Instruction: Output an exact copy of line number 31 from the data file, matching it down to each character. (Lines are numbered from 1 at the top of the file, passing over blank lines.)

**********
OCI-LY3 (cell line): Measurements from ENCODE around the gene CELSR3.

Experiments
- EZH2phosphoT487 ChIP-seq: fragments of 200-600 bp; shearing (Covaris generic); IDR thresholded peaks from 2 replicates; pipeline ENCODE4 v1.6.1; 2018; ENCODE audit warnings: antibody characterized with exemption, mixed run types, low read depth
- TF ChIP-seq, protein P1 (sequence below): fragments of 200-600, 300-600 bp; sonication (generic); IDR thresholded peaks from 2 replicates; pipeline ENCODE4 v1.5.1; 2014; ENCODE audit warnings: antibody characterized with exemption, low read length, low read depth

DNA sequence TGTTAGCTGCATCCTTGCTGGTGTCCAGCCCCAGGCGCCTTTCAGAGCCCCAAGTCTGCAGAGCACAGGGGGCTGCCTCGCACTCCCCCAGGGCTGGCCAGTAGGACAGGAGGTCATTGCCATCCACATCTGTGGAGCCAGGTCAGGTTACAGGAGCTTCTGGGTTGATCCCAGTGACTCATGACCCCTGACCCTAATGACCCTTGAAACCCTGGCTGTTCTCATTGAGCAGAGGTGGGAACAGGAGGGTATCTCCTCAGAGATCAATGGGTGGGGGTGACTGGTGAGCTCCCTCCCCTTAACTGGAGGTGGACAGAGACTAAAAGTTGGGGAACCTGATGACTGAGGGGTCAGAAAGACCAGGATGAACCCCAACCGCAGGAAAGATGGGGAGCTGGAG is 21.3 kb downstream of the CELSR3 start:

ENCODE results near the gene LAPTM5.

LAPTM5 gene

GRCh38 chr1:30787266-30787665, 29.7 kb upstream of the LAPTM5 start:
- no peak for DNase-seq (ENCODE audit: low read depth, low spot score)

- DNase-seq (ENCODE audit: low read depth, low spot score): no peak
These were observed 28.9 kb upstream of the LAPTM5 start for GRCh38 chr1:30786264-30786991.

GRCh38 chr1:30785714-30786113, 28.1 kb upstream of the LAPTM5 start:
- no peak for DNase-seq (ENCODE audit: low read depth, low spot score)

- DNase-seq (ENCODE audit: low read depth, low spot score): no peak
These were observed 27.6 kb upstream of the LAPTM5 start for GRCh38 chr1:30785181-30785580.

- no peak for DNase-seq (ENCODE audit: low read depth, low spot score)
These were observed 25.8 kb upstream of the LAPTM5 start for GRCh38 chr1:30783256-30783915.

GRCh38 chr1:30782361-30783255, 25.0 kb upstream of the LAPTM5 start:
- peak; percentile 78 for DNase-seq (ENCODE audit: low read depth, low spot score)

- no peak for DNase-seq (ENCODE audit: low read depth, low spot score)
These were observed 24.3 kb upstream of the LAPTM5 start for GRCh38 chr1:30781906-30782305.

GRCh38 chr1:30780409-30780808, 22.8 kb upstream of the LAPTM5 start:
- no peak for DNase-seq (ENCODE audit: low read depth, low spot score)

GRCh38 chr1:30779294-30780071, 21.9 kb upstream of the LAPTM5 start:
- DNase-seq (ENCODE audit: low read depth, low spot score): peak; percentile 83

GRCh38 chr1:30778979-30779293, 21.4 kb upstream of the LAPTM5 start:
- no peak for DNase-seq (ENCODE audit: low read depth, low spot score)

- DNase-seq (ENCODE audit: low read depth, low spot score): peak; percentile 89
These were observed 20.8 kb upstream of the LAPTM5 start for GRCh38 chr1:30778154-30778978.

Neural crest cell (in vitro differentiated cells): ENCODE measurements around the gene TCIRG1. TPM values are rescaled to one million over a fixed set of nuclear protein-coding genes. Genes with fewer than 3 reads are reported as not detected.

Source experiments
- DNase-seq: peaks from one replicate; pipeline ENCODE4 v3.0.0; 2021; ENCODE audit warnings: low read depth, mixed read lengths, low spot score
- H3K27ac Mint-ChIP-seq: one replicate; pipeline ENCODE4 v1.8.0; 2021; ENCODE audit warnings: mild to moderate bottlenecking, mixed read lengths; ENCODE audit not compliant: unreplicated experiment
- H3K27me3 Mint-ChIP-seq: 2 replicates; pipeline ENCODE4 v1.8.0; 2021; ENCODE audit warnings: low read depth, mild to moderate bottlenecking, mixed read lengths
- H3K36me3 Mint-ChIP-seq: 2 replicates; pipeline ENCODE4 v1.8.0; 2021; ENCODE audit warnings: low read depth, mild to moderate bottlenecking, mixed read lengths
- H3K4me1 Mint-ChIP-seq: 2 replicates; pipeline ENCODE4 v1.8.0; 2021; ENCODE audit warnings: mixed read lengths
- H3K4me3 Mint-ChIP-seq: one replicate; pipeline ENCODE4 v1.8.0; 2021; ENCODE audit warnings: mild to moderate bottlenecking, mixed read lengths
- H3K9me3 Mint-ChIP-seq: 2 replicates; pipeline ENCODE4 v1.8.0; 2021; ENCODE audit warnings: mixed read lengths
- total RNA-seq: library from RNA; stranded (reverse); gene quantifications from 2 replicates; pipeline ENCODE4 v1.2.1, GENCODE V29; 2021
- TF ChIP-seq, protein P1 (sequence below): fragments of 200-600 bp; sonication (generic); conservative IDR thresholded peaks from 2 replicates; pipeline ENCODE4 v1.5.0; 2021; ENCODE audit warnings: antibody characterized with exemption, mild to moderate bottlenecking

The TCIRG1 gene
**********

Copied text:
Source experiments